US 5926169 A
A computer work station provides voice recording and playback without interruption of the user's working conditions, such as the appearance of the monitor screen, location of the user's hands over home positions, or direction of the user's gaze. A first work station embodiment includes a voice messaging mouse pad having a battery operated voice message module for record and playback using a microphone and speaker within the module. A second work station embodiment includes a voice messaging wrist rest that includes a similar battery operated voice messaging module. A third work station embodiment includes a voice messaging mouse that includes a similar battery powered voice messaging module.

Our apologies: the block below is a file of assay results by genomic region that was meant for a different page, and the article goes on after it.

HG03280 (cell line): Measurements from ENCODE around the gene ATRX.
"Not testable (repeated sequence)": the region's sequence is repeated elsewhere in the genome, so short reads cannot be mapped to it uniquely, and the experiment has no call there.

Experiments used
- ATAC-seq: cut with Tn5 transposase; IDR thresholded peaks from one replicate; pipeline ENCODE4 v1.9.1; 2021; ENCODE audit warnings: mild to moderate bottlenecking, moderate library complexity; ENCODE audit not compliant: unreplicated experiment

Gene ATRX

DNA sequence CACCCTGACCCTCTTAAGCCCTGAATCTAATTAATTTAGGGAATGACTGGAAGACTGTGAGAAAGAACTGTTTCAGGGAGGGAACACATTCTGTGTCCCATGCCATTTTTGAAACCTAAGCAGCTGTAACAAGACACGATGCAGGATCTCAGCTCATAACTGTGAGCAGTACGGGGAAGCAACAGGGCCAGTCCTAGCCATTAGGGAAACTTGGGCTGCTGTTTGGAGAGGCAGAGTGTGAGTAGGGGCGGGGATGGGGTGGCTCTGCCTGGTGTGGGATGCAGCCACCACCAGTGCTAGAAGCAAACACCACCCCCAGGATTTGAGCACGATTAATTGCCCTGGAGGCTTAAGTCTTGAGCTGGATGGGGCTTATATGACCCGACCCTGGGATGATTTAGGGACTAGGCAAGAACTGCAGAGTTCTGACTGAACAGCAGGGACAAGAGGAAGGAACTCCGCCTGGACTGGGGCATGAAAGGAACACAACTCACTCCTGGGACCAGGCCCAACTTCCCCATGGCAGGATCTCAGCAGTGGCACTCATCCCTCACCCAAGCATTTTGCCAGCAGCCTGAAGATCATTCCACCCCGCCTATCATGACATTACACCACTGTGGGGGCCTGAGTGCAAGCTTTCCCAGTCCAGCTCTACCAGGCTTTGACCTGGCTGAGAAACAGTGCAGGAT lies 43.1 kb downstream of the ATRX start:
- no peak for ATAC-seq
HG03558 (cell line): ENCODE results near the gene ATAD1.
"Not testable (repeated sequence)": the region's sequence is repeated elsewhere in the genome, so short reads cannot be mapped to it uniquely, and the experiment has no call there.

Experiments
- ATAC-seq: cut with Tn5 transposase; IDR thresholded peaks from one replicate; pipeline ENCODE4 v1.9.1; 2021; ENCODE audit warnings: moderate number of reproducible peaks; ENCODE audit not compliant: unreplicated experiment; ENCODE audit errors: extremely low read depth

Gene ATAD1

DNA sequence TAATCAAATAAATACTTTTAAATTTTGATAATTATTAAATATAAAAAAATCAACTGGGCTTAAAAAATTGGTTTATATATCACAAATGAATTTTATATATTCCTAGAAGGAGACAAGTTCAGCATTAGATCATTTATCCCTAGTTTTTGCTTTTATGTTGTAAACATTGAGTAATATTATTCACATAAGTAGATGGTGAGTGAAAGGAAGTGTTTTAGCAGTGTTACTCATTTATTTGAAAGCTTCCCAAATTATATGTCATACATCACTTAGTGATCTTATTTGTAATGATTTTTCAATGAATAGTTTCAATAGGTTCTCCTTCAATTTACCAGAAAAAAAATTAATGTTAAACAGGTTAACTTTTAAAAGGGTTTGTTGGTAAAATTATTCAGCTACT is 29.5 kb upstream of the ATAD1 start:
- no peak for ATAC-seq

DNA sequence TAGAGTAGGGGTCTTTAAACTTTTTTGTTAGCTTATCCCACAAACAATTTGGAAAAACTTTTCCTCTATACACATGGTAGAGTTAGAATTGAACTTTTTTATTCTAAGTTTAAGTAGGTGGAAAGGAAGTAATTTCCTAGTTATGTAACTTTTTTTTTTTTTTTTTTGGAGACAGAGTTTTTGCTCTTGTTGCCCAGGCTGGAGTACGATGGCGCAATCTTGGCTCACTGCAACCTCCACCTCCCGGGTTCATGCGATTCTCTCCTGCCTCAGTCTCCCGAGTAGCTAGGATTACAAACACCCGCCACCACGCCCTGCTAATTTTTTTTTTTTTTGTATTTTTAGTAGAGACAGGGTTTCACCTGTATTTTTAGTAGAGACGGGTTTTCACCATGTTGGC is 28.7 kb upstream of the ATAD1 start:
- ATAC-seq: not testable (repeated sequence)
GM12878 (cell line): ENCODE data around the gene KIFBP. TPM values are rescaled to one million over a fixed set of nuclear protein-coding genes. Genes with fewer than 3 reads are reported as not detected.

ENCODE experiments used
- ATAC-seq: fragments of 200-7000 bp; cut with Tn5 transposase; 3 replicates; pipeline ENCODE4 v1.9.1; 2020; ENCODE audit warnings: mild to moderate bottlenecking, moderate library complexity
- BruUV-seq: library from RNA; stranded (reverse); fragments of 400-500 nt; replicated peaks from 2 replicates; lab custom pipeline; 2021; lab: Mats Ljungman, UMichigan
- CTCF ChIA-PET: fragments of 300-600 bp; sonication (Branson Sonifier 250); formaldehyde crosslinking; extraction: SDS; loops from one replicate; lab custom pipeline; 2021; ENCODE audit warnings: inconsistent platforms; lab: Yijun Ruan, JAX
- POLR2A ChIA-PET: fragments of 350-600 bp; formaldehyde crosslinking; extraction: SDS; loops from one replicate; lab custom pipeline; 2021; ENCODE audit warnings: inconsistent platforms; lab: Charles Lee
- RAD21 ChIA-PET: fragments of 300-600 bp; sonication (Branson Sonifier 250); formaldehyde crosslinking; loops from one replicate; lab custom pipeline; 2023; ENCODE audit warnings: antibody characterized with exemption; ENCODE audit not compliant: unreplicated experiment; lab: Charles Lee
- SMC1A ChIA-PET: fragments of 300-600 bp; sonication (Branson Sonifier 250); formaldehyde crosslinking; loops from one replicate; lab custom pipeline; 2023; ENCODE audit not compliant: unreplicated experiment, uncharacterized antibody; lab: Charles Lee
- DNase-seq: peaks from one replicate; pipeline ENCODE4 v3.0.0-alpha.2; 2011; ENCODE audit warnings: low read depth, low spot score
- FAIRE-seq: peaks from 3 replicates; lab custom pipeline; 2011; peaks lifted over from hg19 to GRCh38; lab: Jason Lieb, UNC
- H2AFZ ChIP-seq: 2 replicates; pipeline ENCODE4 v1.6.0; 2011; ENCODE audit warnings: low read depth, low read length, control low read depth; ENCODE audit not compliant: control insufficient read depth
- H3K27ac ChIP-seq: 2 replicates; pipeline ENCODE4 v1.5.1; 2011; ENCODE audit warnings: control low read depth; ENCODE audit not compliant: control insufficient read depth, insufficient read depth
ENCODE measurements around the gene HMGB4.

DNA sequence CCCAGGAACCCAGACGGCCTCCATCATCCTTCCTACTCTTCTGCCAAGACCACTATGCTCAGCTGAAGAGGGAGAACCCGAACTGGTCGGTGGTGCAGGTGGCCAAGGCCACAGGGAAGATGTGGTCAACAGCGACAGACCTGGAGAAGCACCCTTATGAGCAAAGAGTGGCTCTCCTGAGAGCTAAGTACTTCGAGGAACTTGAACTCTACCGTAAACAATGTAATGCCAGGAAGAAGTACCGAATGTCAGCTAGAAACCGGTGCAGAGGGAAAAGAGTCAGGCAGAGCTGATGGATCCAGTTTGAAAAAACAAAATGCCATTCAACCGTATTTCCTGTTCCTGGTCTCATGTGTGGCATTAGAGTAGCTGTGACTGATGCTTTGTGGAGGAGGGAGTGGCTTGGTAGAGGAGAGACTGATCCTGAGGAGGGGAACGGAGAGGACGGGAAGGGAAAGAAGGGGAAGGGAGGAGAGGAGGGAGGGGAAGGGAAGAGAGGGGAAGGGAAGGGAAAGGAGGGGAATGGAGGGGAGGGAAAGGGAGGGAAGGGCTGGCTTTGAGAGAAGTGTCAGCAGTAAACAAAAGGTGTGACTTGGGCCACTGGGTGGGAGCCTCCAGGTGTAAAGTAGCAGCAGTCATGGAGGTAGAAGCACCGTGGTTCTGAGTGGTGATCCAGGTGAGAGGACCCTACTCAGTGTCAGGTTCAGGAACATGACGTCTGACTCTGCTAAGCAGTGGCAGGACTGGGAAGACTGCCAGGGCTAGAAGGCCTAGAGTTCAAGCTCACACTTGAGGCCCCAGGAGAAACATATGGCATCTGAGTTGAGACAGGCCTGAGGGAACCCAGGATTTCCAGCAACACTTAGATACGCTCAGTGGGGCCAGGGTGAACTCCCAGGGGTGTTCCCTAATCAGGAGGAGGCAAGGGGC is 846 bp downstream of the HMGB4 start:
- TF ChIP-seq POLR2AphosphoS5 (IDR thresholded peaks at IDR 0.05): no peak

1. A work station operated by a hand of a user, the station comprising:
a. a computer system which displays a cursor; and
b. an input system that controls operation of the computer system, the input system comprising a pad and a mouse operated on the pad, the pad having a home surface that provides tactile feedback to the user who, in response to the feedback, maintains the user's hand near the home surface during operation of the input system by the user's hand, the input system further comprising:
(1) a recorder in the pad that records speech by the user, said recorder being a battery-powered voice recording and playback integrated circuit subassembly; and
(2) a switch also in the pad that starts the recorder, the switch operated by the user's hand while the user maintains orientation of the user's hand near the home surface, whereby the user avoids visual interruption and physical disorientation while recording speech possibly unrelated to computer system operation.
2. A mouse pad over which a hand of a user operates a provided computer system, the pad comprising: